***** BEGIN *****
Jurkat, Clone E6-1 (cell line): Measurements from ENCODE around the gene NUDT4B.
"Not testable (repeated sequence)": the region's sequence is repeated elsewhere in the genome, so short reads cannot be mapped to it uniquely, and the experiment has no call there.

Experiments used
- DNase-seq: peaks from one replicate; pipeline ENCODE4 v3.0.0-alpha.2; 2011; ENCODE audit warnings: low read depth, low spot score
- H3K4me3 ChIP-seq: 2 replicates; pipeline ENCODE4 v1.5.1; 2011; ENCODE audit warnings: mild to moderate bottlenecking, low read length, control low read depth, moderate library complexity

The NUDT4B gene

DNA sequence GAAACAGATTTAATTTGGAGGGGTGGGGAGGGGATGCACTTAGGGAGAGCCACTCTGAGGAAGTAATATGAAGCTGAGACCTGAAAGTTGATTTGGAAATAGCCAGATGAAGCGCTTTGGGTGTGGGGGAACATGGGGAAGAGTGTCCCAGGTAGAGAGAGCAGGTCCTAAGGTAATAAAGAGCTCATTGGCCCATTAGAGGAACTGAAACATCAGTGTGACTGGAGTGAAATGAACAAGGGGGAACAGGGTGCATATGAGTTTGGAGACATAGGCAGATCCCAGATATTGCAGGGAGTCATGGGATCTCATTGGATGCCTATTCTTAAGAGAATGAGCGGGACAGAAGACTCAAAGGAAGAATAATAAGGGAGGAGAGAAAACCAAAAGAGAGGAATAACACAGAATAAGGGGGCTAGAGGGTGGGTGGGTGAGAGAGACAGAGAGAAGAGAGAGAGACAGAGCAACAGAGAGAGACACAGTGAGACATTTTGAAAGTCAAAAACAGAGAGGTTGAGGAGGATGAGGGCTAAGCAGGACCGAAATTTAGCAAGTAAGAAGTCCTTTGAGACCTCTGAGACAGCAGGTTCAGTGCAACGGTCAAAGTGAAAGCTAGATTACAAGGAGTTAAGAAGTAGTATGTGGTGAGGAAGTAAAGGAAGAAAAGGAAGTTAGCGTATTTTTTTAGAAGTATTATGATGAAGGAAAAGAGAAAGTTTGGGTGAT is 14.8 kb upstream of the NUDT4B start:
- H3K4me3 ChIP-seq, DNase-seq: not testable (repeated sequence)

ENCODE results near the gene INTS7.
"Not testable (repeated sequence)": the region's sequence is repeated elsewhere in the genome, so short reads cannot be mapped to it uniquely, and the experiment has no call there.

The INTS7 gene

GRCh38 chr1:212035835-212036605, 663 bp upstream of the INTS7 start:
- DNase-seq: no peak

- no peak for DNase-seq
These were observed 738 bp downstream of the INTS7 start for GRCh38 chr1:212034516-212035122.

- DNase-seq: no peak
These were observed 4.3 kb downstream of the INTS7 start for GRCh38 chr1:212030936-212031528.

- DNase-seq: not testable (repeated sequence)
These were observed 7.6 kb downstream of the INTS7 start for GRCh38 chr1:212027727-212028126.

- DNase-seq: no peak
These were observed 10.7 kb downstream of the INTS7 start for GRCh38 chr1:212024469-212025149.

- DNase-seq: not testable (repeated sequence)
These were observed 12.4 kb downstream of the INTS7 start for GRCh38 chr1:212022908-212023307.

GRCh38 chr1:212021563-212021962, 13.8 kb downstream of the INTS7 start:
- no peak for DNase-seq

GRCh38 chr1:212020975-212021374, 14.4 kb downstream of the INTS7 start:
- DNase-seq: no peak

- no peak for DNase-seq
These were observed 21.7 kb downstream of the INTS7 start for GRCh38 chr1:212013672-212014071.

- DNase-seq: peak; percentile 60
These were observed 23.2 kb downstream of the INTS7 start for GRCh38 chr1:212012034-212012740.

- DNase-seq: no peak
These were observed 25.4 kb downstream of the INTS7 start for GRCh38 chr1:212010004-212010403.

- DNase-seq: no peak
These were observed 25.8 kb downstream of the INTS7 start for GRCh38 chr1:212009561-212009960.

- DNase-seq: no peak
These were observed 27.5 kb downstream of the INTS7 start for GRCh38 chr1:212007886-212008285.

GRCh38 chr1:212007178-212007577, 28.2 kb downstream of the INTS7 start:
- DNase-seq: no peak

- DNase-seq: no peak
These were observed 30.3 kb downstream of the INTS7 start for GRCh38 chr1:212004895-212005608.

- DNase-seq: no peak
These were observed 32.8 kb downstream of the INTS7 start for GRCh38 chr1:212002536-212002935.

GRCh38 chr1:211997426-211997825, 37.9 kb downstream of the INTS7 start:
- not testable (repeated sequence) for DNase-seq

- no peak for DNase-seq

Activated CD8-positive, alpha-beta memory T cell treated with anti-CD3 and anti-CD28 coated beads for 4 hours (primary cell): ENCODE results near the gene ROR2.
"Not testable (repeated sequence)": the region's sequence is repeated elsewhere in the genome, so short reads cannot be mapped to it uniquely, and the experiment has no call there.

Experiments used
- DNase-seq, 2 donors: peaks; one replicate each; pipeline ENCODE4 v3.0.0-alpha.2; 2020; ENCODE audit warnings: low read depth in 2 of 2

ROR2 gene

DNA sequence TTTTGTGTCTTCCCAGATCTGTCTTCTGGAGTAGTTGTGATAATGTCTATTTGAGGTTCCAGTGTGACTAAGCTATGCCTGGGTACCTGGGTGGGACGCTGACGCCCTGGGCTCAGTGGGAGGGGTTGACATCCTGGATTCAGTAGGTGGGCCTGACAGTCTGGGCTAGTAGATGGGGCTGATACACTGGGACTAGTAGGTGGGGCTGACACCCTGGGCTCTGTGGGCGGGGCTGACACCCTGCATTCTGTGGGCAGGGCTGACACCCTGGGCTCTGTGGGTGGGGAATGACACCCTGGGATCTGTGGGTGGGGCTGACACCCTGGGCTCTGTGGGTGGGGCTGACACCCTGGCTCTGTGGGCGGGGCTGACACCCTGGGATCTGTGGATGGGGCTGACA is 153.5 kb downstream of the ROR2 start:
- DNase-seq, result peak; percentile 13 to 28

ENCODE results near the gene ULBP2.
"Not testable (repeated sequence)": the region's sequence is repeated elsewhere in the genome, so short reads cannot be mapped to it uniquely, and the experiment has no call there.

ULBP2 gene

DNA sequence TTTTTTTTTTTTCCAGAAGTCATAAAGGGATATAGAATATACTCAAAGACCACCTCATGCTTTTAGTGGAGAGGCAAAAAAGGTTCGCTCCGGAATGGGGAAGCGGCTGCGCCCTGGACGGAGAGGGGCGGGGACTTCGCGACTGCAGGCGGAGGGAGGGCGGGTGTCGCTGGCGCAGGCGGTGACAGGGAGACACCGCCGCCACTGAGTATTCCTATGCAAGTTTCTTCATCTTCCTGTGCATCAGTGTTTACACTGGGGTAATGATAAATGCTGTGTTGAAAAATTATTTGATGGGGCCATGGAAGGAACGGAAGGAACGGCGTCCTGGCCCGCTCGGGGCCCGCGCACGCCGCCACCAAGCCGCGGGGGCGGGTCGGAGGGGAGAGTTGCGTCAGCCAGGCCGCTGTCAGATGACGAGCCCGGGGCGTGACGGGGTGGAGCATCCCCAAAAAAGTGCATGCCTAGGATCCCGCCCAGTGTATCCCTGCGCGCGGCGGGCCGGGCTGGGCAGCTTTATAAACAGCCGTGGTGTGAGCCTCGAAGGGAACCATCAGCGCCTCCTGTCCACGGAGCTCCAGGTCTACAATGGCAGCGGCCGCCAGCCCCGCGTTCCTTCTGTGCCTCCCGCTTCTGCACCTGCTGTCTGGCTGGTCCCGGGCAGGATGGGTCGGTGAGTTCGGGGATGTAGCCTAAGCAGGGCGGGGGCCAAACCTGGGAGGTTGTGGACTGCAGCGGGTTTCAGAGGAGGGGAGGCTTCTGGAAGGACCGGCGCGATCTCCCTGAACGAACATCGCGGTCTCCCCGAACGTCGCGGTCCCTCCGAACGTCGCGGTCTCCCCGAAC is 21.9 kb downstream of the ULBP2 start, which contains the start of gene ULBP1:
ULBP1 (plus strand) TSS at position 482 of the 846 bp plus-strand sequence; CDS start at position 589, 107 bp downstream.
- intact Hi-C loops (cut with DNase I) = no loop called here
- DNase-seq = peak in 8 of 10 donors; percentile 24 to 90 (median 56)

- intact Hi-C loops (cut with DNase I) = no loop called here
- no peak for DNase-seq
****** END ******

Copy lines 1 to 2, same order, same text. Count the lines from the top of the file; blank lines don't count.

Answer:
Jurkat, Clone E6-1 (cell line): Measurements from ENCODE around the gene NUDT4B.
"Not testable (repeated sequence)": the region's sequence is repeated elsewhere in the genome, so short reads cannot be mapped to it uniquely, and the experiment has no call there.